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Aggressive Silkie Rooster

Discussion in 'Chicken Behaviors and Egglaying' started by FluffyFlockLove, Dec 6, 2016.

  1. FluffyFlockLove

    FluffyFlockLove Chillin' With My Peeps

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    Oct 22, 2016
    Hedley British Columbia
    I was given 2 silkie roosters the other day. They are brothers and hatched this April. Neither of the boys have been in with girls yet. They are kept together away from any female. One is a total sweet heart and loves to be picked up and handled. The other is really aggressive. He pecks,e jumps and runs at me.Even when I pick him up he is aggressive and try's to go for my hands,face what ever he can reach. I am scared that when I put him in with hens he will get worse and jump up at my young nephews face when he goes to collect eggs. The rooster has no past history of aggression

    Is there any way I can break him of this behavior or do I just need to re-home him?
     
    Last edited: Dec 6, 2016
  2. PeepersMama

    PeepersMama Overrun With Chickens

    Hmmmm, sometimes what a rooster needs is a farm where he can free-range with little "intrusions" from people. We had a BO who was a bit like that. I picked him up one time and he pecked me in the face! He wouldn't attack unless he thought he was being provoked, though, but when he grew up he became the best rooster I've ever had. He would go after any dog that dared to chase his girls, but he wouldn't go after us if we tried to hold one of the "squawky" ones.
    First step to curbing his aggression? Leave him alone. Don't try to hold him or pet him at all. I would stop cuddling the nicer one, too.
    If he does go after you, boot him out of your way, hold your foot in his face, and if he pecks it then give him another *gentle* kick. Don't walk away from him once he's challenged you. He will interpret that as a sign that "he can beat up humans!" As long as he behaves himself, ignore him.
    Try to teach him to eat from your hand. Roosters don't share with other roosters, so in time he will realize that you aren't competition for him. Don't kick him off the hens once he's loose either, unless he's being a total jerk and you think he might hurt the hen.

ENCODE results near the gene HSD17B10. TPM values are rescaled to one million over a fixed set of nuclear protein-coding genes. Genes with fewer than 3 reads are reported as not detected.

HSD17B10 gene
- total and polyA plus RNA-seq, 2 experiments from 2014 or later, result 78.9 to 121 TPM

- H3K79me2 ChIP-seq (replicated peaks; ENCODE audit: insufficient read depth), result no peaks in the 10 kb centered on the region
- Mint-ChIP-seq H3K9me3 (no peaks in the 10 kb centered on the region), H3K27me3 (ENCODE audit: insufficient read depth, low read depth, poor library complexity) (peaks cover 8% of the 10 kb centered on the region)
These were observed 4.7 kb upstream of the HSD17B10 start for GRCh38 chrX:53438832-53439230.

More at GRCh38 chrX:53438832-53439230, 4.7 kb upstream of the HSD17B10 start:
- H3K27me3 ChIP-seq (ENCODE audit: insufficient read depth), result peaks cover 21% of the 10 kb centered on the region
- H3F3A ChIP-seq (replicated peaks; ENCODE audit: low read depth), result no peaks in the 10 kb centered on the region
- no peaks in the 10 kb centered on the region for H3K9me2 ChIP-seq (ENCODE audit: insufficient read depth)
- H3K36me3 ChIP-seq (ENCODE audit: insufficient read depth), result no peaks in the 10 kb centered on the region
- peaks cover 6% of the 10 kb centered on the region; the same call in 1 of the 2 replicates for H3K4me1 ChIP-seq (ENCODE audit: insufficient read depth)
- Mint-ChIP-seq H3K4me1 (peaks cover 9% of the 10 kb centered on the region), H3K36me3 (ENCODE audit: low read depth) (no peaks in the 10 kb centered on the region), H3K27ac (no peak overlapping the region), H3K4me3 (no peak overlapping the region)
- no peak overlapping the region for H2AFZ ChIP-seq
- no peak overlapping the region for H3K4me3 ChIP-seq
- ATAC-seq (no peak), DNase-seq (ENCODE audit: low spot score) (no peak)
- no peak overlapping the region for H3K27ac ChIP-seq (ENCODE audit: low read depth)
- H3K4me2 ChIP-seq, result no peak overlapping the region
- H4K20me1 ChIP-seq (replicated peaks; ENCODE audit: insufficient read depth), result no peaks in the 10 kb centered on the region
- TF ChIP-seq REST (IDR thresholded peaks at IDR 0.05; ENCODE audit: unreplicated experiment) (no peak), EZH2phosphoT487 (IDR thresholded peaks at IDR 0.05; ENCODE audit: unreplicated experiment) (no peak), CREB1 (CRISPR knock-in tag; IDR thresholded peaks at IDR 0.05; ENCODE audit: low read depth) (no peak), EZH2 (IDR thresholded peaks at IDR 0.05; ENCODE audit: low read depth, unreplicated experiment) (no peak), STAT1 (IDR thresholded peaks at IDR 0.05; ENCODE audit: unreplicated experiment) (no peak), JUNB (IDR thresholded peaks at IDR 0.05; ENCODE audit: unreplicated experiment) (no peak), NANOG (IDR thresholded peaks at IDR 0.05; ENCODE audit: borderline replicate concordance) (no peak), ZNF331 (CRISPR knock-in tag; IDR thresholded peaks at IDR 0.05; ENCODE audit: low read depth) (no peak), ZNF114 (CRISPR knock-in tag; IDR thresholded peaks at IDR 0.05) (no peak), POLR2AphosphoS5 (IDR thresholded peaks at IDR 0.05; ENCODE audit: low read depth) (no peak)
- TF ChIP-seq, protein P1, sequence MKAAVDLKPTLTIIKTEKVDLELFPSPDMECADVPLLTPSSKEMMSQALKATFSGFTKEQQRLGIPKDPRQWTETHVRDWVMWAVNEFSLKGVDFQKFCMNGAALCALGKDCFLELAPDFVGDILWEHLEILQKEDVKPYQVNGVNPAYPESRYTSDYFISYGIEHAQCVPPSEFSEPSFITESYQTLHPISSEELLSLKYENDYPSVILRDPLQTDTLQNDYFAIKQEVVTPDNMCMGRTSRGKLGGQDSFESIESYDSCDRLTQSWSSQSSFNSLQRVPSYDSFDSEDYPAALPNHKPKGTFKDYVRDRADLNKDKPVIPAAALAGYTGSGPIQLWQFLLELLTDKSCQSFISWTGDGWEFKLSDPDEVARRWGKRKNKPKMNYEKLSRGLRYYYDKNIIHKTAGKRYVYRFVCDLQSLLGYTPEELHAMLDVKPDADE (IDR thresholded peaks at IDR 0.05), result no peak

Banty roos are notorious for being "all that and a bag of chips!", so if you do rehome him, try to send him to a home with a standard sized rooster to keep him in line.

    Good luck with him!
     
  3. FluffyFlockLove

    FluffyFlockLove Chillin' With My Peeps

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    Oct 22, 2016
    Hedley British Columbia
    He has acess to an 12' bt 24' run. There are no hens with him or with in sight. He has no past history. He broke a nail off last night could he be attacking because he is injured?
     
  4. PeepersMama

    PeepersMama Overrun With Chickens

    I doubt he's attacking cuz he's injured. Just let him have his space and see if he calms down any. If he'll let you catch him, then rinse off that nail and put a dab of neosprin on it. If it'll just freak him out, then don't. He'll live.
     
  5. chickens really

    chickens really Overrun With Chickens

    Lol.......You have one mature Cockerel....More aggressive.....Stop handling them......Roosters are not pets....Neither do they want to be....They are Breeders and protectors of Hens.........Chase them off every time they come close to you..........Best way to deal with Cockerels....Then the soup pot if things get out of hand...........



    Cheers!
     
  6. theoldchick

    theoldchick The Chicken Whisperer

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    May 11, 2010
    Never, ever, trust a rooster with a young child. Those toddlers are built low to the ground and the face is the perfect height for a rooster to get at. Be safe and get rid of the cockerel/rooster.
     
    1 person likes this.

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